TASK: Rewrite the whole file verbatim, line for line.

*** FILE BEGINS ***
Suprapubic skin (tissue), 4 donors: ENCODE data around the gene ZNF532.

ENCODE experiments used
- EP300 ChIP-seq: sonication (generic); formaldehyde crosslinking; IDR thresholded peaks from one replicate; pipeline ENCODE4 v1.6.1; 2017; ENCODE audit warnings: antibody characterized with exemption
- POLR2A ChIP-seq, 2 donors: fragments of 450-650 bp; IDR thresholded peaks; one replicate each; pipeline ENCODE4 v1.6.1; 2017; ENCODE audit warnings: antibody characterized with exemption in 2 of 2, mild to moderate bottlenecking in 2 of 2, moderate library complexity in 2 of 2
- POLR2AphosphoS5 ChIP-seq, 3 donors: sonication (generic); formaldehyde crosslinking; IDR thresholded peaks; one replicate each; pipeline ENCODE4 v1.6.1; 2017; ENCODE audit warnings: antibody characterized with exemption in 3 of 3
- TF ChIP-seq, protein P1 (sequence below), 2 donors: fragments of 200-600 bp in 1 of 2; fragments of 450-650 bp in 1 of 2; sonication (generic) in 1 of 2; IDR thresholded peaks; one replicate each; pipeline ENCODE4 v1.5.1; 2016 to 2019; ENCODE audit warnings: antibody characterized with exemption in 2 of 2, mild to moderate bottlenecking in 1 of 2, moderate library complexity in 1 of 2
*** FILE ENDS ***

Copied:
Suprapubic skin (tissue), 4 donors: ENCODE data around the gene ZNF532.

ENCODE experiments used
- EP300 ChIP-seq: sonication (generic); formaldehyde crosslinking; IDR thresholded peaks from one replicate; pipeline ENCODE4 v1.6.1; 2017; ENCODE audit warnings: antibody characterized with exemption
- POLR2A ChIP-seq, 2 donors: fragments of 450-650 bp; IDR thresholded peaks; one replicate each; pipeline ENCODE4 v1.6.1; 2017; ENCODE audit warnings: antibody characterized with exemption in 2 of 2, mild to moderate bottlenecking in 2 of 2, moderate library complexity in 2 of 2
- POLR2AphosphoS5 ChIP-seq, 3 donors: sonication (generic); formaldehyde crosslinking; IDR thresholded peaks; one replicate each; pipeline ENCODE4 v1.6.1; 2017; ENCODE audit warnings: antibody characterized with exemption in 3 of 3
- TF ChIP-seq, protein P1 (sequence below), 2 donors: fragments of 200-600 bp in 1 of 2; fragments of 450-650 bp in 1 of 2; sonication (generic) in 1 of 2; IDR thresholded peaks; one replicate each; pipeline ENCODE4 v1.5.1; 2016 to 2019; ENCODE audit warnings: antibody characterized with exemption in 2 of 2, mild to moderate bottlenecking in 1 of 2, moderate library complexity in 1 of 2